DAYTON, Ohio – It may not have necessarily been a storybook ending for senior Damian Hollis, should it prove to be an end at all, but it was at least a mixed bag of success and disappointment: a game-high 19 points and a team-best six rebounds, but also a 70-60 loss at Dayton.
What did not make it into the box score Tuesday or any other night, however, was the level of pain through which Hollis played in what is likely his last dozen games as a Colonial. Five weeks earlier, against the same team in the same arena, Hollis suffered a rib injury that limited him to 12 points that night and kept him out of the starting lineup in the team’s next game.
But Hollis was not kept off the floor for good, continuing to average more than 20 minutes per game after the injury, which he described last week as a stabbing pain that could be treated only with rest.
“Damian’s a warrior,” sophomore Tony Taylor said Tuesday. “He’s been playing through a lot more injuries than anyone else would know. He did that for his team, he did that for his coaches, he did that for the love of his school.”
While Hollis’ production slowed a bit after hurting his ribs in that Jan. 20 game – his scoring average dropped from 15.1 points per game before the injury to 11.1 after – he generally remained one of the Colonials’ steady contributors. He had two 20-point road games after the injury, scoring 23 points at Charlotte Feb. 3 and 26 at Fordham Feb. 13, narrowly missing a double-double in the latter when he also grabbed nine rebounds.
In Tuesday’s loss, Hollis came off the bench for a second time after missing Sunday’s practice, but he made an impact immediately upon taking the floor. He made his first four shots of the game, including a buzzer-beating basket, as the game entered halftime.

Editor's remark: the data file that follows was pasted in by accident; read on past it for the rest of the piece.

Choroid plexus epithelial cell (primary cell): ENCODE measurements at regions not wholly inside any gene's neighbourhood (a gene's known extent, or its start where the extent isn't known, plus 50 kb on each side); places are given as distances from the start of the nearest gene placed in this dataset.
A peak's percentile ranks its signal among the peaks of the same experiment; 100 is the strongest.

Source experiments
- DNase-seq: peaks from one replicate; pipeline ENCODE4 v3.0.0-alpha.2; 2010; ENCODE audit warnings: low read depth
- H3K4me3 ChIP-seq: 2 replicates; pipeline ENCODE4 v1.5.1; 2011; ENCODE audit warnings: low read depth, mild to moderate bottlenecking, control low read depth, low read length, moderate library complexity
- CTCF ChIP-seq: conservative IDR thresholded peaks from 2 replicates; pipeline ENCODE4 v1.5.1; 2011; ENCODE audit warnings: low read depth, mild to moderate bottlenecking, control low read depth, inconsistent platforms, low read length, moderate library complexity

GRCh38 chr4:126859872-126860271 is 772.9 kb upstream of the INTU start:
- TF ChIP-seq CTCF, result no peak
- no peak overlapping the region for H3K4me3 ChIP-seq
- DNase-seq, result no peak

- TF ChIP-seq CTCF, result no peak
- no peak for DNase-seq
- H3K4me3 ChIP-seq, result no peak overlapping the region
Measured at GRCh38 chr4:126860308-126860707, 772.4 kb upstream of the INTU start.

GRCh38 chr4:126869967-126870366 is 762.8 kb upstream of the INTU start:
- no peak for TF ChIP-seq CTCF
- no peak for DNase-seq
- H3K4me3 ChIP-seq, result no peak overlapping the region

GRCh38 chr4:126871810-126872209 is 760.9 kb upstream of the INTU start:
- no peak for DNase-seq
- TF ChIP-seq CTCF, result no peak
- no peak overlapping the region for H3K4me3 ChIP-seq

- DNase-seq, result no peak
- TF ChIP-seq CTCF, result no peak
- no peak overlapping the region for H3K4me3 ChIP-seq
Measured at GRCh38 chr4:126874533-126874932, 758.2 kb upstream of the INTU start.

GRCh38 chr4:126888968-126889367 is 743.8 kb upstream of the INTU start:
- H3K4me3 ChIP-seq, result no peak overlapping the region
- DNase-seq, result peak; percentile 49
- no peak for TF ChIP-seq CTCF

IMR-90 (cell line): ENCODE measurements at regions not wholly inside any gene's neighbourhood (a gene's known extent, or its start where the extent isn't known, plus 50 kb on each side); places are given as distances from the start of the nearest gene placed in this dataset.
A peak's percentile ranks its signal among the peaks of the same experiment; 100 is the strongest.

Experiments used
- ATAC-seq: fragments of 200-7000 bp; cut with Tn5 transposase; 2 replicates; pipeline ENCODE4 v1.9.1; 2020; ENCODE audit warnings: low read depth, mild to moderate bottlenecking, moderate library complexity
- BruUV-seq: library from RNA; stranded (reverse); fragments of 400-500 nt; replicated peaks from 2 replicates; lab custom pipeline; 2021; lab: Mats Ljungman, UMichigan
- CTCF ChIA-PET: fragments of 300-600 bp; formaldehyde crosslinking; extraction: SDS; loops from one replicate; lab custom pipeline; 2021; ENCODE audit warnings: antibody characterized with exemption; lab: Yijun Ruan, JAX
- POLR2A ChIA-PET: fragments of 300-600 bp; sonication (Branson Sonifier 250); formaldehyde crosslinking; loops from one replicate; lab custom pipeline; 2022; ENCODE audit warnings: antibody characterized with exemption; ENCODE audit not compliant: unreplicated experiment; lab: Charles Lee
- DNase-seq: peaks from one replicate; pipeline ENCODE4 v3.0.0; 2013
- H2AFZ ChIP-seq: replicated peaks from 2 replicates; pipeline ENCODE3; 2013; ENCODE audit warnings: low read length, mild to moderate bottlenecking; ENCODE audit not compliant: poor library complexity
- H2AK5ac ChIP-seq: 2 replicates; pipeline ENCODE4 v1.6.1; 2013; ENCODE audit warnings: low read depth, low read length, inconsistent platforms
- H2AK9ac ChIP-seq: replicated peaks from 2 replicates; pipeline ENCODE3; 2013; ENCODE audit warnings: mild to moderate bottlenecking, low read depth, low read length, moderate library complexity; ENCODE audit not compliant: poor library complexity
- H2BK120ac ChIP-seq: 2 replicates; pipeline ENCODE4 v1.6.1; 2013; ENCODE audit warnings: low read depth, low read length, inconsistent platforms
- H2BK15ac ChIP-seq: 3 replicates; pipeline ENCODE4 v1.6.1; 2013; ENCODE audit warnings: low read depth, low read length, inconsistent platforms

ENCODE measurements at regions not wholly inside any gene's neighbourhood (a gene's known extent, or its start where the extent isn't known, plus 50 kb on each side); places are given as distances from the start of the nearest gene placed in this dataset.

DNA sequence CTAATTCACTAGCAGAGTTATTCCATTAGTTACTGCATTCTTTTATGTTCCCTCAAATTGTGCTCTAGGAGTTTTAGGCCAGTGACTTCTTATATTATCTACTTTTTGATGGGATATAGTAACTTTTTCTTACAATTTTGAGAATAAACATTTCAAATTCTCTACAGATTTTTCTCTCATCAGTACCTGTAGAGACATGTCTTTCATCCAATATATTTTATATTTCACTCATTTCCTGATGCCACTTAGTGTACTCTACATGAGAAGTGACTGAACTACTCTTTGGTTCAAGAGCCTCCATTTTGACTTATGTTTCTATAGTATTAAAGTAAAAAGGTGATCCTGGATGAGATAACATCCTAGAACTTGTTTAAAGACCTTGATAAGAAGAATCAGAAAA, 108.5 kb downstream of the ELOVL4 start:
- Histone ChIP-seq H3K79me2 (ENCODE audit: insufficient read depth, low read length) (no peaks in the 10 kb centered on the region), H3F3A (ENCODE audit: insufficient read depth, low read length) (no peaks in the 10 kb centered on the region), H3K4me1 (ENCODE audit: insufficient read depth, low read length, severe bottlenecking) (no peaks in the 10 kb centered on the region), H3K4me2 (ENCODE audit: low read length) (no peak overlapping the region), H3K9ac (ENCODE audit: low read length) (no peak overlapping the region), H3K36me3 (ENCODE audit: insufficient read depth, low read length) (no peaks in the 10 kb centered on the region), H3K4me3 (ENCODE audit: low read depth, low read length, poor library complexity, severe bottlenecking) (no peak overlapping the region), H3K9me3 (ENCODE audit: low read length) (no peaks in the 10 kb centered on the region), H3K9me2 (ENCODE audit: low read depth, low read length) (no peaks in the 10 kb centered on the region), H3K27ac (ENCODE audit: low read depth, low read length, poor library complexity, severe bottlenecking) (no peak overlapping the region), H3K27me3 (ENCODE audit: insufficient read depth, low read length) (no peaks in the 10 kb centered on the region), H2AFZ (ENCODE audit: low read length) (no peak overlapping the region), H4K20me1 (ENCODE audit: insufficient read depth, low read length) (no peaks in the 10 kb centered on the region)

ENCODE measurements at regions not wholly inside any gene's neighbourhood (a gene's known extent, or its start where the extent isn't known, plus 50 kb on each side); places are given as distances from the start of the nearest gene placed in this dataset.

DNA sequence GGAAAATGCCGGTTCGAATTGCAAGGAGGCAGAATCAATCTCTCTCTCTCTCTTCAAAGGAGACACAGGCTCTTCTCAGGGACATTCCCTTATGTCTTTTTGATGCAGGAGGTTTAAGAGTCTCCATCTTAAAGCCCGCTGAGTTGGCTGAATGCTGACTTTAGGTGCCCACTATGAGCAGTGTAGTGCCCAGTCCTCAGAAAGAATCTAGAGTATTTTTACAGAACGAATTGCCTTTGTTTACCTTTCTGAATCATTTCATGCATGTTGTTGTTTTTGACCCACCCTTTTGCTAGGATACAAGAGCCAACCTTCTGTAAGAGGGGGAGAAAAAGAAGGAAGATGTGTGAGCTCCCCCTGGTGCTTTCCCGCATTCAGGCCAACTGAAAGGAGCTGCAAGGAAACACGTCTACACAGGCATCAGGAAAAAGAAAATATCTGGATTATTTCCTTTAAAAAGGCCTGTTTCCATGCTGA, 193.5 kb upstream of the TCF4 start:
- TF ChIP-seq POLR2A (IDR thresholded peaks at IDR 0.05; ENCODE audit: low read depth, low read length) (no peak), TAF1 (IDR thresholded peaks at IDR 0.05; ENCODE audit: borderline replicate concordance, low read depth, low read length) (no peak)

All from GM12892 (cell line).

“He had to gut it out and that’s what seniors do,” head coach Karl Hobbs said. “I thought he showed a tremendous amount of courage today in how he played the game.”
Three of Hollis’ six rebounds came on the offensive glass, all of which he converted into quick baskets. During one stretch in the second half, the senior scored six straight points to tie the game.
All the while the injury was not far from his mind, the memory of its occurrence inspiring a pursuit of revenge.
“I was actually trying to remember who hit me and I was gonna try to get them back through the course of the game, but I couldn’t remember,” he said with a smile. “That’s what I was actually focusing on.”
Taylor said Hollis’ continued play was an “inspiration” for the team and that he hopes it served as a learning experience for the younger Colonials.
“That takes a lot of toughness,” Taylor said. “Hopefully, every single person on our team is getting tougher and mentally stronger and seeing that you can play through injuries. You just gotta keep working hard.”
Now, finally, Hollis will have time to rest. He said his plan is to let his wounds heal until he feels he is at about 90 percent strength, then get back to playing and working toward pursuing a professional career.
Until he takes the court again, his lasting basketball memory will be of those 19 points and that loss to Dayton – and he’d gladly give up the former to reverse the latter.
“If we would have won and I would have had two points, I’d be ecstatic,” he said. “It’s alright to go out with a 19-point game or whatever, but I’d rather win.”